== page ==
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In focus: 'let cities play by the same rules.'

Congress and the administration have an opportunity to let cities play by the same rules as the private sector this year. The opportunity could save cities hundreds million of dollars.

While millions of families and businesses are refinancing their outstanding debt this year to save money by benefiting from lower interest rates, cities and towns have found the complex federal rules a costly barrier to similar benefits. The different rules for local governments prevent local leaders from saving hundreds of millions of dollars and either reducing local taxes or meeting local needs or unfunded federal mandates.

The federal governments rules and regulations affecting municipal borrowing are so complex--and the penalties for violating the rules so great--that attempting to make the smartest leadership decisions to benefit local taxpayers can only be accomplished through reliance on an expensive army of bond counsel, investment bankers, accountants, and financial consultants. All too often the expense of relying on this outside help eliminates the incentives and benefits of refinancing.

Earlier this year, municipal officials had hoped that President Bush would sign the tax bill, which contained a number of provisions to simplify and reduce the cost of financing municipal improvements and operations, especially for smaller and medium sized cities. Although the administration had not proposed the changes, it was mostly supportive of simplification.

But when President Bush vetoed the tax bill, it left in limbo efforts to help communities reduce existing and new financing costs just at a time when record numbers of homeowners ad corporations were taking advantage of the extraordinary opportunity.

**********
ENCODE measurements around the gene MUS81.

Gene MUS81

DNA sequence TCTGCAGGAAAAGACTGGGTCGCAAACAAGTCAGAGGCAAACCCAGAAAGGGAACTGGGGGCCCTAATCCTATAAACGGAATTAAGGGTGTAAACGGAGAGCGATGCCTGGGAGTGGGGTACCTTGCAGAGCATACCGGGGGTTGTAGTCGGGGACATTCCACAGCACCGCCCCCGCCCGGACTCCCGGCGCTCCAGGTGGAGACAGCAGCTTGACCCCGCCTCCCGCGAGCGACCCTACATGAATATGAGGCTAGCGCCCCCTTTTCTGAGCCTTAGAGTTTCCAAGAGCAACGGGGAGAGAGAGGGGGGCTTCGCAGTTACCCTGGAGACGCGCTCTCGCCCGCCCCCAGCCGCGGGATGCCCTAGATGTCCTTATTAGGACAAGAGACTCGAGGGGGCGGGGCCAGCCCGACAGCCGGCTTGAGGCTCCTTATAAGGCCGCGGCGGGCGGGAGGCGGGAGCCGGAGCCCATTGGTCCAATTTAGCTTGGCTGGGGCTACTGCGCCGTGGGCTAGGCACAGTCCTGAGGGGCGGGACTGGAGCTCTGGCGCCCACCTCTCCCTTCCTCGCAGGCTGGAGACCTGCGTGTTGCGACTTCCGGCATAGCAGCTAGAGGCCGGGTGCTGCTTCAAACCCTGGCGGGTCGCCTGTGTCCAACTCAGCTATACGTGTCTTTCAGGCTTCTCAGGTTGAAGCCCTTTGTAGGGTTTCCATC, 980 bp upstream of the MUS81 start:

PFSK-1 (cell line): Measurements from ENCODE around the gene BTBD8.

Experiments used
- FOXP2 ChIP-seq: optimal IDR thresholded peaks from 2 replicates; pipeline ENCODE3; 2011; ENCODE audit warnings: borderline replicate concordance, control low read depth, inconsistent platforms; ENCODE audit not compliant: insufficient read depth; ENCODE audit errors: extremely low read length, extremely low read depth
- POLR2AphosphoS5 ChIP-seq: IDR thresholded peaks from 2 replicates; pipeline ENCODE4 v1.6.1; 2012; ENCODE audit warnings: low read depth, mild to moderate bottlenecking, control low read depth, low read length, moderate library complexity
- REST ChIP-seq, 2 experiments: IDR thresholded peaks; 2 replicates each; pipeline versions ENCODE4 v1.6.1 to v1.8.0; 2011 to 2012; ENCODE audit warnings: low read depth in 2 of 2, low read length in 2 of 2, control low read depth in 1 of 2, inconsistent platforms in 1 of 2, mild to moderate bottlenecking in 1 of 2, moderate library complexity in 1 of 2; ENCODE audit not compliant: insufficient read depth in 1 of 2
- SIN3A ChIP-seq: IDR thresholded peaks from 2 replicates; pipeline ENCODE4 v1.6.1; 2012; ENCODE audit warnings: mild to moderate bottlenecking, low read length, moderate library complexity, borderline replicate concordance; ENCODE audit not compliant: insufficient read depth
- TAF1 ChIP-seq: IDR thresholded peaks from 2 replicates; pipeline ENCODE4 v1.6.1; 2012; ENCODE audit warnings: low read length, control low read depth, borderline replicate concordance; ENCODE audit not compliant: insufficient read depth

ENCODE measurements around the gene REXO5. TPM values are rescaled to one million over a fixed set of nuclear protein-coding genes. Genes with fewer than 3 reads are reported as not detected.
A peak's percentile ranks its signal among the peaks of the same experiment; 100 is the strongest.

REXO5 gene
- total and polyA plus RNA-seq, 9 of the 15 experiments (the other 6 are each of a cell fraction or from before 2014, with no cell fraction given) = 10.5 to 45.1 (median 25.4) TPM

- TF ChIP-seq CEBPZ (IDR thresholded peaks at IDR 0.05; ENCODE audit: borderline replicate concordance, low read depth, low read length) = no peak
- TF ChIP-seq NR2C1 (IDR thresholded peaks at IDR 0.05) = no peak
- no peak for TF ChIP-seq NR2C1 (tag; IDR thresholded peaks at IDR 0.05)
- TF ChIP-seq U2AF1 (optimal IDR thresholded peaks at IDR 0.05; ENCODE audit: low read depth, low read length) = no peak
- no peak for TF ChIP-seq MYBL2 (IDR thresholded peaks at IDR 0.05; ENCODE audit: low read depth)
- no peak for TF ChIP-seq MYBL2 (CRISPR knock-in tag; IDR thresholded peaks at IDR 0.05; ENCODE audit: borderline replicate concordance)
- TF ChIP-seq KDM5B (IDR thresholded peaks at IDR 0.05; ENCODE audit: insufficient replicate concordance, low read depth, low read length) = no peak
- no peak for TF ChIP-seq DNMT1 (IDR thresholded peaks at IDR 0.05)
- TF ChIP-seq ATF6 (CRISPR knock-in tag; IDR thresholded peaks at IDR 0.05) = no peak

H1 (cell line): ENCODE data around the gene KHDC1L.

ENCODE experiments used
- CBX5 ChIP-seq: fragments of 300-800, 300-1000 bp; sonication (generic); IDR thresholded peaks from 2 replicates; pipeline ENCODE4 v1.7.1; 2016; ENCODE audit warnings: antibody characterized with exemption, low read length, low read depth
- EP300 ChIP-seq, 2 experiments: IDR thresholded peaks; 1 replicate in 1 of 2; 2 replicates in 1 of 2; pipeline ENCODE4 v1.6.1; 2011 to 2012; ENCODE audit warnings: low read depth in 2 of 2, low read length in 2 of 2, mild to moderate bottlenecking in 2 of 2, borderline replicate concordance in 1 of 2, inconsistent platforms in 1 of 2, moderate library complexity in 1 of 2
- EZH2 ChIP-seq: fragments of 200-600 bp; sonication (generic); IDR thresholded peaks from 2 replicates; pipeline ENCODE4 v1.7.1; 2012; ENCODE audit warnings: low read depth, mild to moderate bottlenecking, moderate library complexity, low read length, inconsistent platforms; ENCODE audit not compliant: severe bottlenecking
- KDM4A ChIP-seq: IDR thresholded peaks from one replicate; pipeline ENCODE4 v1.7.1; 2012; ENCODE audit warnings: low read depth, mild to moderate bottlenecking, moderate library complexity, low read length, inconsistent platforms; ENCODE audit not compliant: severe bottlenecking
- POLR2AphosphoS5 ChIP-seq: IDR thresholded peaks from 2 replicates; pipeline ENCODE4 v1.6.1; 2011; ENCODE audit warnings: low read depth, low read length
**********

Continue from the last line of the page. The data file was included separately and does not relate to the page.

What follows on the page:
Now the administration faces a different decision: what to do when the so-called arbitrage rebate rules expire on May 12.

These rules, through which the federal government has already collected over $100 million from hard-pressed state and local governments, were published in May of 1989 to govern how cities and towns may invest the proceeds of tax exempt bonds and notes they issue and how much of the investment return they are mandated to rebate to the federal government.

The rules, which were temporary, were issued to implement the extraordinary changes mandated on municipal finance under the 1986 tax reform act and applied to traditional public purpose bonds issued by cities after September 1, 1986. Under federal law, the Treasury is prohibited from having temporary regulations outstanding for more than three years.

Therefore, the Treasury will have to decide whether to let the current temporary regulations expire and then propose new--perhaps simpler, more understandable, more sensible, and more workable--rules, or whether to reissue the rules in final form.

Because the rules affect so much municipal debt issued in 1986 and 1987, when municipal bond interest rates were much higher--ranging in some cases from 10 to over 13 percent compared to today's long-term municipal rates of 6-7 percent--simplifying the rules and eliminating some of the middlemen could produce enormous savings for municipalities.

Corporations refinanced nearly $50 billion in long-term corporate bonds and notes just in the first two months of this year to take advantage of lower interest rates. Cities issued nearly $40 billion--nearly half of which was used to refinance existing debts. But unlike families and businesses, communities are limited both by the enormous transaction costs and by the limitation on advance refunding enacted in 1986.

Maybe--just maybe--the federal government could help. For a change and some change.
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Copyright 1992 Gale, Cengage Learning. All rights reserved.

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Author:Shafroth, Frank
Publication:Nation's Cities Weekly
Date:Apr 27, 1992
Words:556
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